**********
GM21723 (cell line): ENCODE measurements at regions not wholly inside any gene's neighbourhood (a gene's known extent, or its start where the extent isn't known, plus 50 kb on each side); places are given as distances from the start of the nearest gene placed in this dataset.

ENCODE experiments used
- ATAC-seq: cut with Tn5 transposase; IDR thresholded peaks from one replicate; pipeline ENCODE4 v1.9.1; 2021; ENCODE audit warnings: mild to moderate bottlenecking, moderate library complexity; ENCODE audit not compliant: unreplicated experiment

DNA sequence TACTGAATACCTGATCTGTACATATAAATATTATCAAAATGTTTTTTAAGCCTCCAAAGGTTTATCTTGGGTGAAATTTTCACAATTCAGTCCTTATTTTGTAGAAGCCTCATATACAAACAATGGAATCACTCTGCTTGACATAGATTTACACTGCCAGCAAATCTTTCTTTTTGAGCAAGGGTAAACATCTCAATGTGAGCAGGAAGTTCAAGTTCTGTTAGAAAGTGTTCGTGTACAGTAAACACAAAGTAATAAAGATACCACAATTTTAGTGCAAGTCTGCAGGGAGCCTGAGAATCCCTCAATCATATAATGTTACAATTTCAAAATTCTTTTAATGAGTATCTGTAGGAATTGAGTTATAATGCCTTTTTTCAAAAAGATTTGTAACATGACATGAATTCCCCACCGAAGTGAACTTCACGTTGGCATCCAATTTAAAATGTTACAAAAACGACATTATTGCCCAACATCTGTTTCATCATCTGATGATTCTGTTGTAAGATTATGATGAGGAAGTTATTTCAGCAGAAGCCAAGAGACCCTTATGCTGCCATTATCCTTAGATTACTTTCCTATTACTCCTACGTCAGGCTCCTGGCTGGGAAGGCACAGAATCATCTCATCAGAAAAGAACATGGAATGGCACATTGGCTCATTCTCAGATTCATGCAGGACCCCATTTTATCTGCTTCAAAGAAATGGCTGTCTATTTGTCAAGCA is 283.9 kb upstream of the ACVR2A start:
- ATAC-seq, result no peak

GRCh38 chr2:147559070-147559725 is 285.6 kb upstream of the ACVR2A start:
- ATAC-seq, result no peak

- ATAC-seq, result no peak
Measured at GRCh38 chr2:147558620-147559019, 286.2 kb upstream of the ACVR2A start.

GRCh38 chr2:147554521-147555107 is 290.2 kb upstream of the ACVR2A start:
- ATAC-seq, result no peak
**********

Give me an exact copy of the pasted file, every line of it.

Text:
GM21723 (cell line): ENCODE measurements at regions not wholly inside any gene's neighbourhood (a gene's known extent, or its start where the extent isn't known, plus 50 kb on each side); places are given as distances from the start of the nearest gene placed in this dataset.

ENCODE experiments used
- ATAC-seq: cut with Tn5 transposase; IDR thresholded peaks from one replicate; pipeline ENCODE4 v1.9.1; 2021; ENCODE audit warnings: mild to moderate bottlenecking, moderate library complexity; ENCODE audit not compliant: unreplicated experiment

DNA sequence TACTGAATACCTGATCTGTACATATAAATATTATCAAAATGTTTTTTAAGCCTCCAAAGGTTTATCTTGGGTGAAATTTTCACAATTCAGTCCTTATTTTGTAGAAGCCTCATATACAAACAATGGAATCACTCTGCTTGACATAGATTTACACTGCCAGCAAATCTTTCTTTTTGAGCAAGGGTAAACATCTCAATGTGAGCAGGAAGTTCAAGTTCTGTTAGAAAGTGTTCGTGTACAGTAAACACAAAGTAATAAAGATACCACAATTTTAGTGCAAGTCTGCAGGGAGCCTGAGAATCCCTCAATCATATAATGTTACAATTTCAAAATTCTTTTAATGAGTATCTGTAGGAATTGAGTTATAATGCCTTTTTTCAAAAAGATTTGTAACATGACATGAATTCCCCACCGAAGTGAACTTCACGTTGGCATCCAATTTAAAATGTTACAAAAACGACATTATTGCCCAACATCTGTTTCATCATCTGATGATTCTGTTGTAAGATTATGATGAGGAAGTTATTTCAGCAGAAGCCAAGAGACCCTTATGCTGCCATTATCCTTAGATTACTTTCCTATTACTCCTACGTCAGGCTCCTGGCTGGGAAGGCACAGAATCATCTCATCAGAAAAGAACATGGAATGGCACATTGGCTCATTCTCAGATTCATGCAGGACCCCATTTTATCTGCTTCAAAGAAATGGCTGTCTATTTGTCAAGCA is 283.9 kb upstream of the ACVR2A start:
- ATAC-seq, result no peak

GRCh38 chr2:147559070-147559725 is 285.6 kb upstream of the ACVR2A start:
- ATAC-seq, result no peak

- ATAC-seq, result no peak
Measured at GRCh38 chr2:147558620-147559019, 286.2 kb upstream of the ACVR2A start.

GRCh38 chr2:147554521-147555107 is 290.2 kb upstream of the ACVR2A start:
- ATAC-seq, result no peak